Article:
It has helped me a lot. And I see the importance of it in the recruitment stage as well, during interviews. The level of professional maturity is better if candidates have had the opportunity to work in international countries. Working with people from other backgrounds contributes to the way people understand collaboration — scheduling meetings or coordinating to make decisions, among other things.
This is also important on the client-side as well, because it challenges your way of thinking. After all, not everybody thinks like you. You are a very non-typical user, you have a lot of insight, so you have to shadow users and communicate with them in order to understand the actual use of the product. My assumptions were usually wrong at first, so I had to start with an extremely open mind in order to build added-value products for users.
Have you ever considered the lack of technical expertise as a downside for your role as a product manager?
It can definitely be. I did basic coding and tried to catch up and read and learn. I am still bad at it, but I understand what you can build with technology. Thanks to my colleagues, I learned more in time. If your users and colleagues are very technical, you will have a hard time because they have a deeper approach to data insight.
The requirements for different product management positions are different, according to products or company KPIs. So it usually depends on what the company expects of you.
Do you have any advice for product management roles in general?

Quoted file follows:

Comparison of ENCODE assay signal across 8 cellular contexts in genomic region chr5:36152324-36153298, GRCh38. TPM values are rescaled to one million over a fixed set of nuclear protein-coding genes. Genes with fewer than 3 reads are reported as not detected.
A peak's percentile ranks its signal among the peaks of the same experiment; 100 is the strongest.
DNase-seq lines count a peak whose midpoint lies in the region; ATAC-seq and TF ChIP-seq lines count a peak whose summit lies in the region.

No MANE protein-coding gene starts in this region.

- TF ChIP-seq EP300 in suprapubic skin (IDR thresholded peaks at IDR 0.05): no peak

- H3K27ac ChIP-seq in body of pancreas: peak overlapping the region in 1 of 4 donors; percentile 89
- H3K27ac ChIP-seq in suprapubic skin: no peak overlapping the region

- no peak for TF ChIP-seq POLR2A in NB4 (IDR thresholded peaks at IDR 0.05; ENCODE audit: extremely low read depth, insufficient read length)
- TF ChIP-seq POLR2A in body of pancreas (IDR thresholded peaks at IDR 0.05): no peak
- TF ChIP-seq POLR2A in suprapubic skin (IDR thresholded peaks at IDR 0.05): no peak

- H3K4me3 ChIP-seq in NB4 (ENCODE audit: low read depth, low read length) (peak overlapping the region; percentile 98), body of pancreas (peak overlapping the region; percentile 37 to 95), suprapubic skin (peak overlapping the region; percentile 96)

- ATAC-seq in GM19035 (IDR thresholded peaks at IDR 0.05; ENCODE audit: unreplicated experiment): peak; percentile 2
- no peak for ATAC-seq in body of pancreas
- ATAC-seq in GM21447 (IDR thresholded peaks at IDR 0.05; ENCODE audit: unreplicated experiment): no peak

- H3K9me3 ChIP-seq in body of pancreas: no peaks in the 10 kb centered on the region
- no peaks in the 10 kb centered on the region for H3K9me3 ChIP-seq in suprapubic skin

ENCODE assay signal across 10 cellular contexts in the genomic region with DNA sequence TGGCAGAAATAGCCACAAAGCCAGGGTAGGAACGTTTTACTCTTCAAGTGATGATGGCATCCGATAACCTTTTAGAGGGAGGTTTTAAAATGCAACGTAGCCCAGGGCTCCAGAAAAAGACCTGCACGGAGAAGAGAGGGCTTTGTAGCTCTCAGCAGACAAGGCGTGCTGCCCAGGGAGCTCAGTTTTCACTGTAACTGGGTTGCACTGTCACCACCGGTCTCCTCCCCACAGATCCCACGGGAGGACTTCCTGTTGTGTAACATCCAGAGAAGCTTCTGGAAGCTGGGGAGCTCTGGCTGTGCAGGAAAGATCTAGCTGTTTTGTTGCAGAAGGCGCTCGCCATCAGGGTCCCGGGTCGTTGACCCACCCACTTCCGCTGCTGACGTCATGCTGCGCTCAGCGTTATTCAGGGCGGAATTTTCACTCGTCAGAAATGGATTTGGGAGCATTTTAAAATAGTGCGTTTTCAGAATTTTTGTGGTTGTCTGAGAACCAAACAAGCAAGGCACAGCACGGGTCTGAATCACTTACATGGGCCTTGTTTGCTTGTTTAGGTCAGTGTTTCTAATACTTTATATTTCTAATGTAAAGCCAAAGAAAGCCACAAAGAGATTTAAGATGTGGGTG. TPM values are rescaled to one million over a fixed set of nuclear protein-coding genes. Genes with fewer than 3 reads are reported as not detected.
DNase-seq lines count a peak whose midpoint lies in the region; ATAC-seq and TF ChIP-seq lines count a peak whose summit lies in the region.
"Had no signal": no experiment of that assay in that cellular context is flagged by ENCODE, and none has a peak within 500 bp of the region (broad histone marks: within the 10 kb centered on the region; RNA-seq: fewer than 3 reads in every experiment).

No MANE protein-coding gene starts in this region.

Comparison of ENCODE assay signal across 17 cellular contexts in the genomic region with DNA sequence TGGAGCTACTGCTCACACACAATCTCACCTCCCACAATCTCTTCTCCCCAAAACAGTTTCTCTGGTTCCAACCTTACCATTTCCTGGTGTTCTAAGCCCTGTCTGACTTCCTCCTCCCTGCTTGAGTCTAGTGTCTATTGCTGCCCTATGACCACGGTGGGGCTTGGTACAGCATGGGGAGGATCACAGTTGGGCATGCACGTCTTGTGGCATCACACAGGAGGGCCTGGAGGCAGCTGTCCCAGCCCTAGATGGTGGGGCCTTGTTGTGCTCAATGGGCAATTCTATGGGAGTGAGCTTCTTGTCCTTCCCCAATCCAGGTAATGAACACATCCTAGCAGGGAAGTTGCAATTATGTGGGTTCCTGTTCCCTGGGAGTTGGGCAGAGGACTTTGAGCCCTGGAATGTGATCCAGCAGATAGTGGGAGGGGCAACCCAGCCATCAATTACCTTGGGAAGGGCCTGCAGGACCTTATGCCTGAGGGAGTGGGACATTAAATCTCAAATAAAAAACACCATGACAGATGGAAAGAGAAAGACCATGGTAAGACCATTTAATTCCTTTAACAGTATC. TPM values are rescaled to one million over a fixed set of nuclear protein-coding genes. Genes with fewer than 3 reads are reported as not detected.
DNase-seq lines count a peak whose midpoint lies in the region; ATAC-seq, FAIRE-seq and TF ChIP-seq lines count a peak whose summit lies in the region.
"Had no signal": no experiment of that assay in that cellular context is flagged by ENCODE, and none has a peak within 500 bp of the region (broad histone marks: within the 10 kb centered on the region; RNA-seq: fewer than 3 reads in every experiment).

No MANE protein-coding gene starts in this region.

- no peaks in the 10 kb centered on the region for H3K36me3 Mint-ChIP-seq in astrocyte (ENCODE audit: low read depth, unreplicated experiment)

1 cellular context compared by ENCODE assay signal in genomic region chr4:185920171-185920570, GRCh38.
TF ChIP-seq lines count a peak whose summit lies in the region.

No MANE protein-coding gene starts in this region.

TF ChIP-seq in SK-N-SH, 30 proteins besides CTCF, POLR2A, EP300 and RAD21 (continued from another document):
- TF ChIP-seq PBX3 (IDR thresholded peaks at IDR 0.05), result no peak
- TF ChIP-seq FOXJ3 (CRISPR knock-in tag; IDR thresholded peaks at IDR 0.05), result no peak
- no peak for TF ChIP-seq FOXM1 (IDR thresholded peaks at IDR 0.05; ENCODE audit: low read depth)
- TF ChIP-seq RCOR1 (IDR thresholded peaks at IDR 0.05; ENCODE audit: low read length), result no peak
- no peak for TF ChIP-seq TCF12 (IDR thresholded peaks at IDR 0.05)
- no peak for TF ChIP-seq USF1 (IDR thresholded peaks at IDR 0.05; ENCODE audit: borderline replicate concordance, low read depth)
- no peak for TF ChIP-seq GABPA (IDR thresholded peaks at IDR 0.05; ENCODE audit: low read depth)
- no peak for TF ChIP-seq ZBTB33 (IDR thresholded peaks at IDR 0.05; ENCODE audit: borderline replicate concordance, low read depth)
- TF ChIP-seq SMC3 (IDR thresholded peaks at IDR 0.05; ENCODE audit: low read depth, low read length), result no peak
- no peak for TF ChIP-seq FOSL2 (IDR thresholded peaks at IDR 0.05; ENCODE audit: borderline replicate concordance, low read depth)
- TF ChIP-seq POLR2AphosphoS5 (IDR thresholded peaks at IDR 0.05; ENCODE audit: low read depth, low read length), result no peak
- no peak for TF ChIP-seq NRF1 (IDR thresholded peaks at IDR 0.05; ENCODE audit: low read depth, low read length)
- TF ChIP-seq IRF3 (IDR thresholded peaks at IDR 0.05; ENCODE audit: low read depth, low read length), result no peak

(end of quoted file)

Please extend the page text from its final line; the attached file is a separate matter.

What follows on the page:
Make sure you are naturally curious about problem-solving. You need quite a good amount of leadership. You will be responsible for a lot of teams that ultimately do not report to you. You can’t hire or fire anyone, but you must be their leader and influence them to work in sync and towards the same goal.
You will work with professionals that are not very business-oriented or might need very strict instructions to get to work. The bigger the organization, you need to learn the stakeholder management part. You need to plan ahead and align teams that can work on the same product.
What does a day as a product manager look like for you?
I am responsible for the product organization through different domains. I work with platform teams that support the consumer-facing side of the product, so back-end and platform tech that support all the consumer-facing verticals.
My day means that I am in touch with all the relevant teams that support this side. Connecting with engineers, product managers, planning, staying on top of future trends, stakeholder management, and prioritization.
I must also work with fellow product managers to maximize our resources for big outcomes and be well-positioned in the long run.
If we were to compare the product manager to a movie character, who would it be?
Neo from The Matrix. You control the matrix and rebuild it to benefit humankind. By using the smallest amount of resources, you bring a lot of added value.
Want More Product Insights?
Prow 2021 is just around the corner, bringing you closer to what’s hot in the product management scene. Check out the agenda of the conference and get your tickets. Will we see you on-screen, or you’ll be around the scene at Faber?
*This article is based on an interview with Adrian Pica at Prow 2020.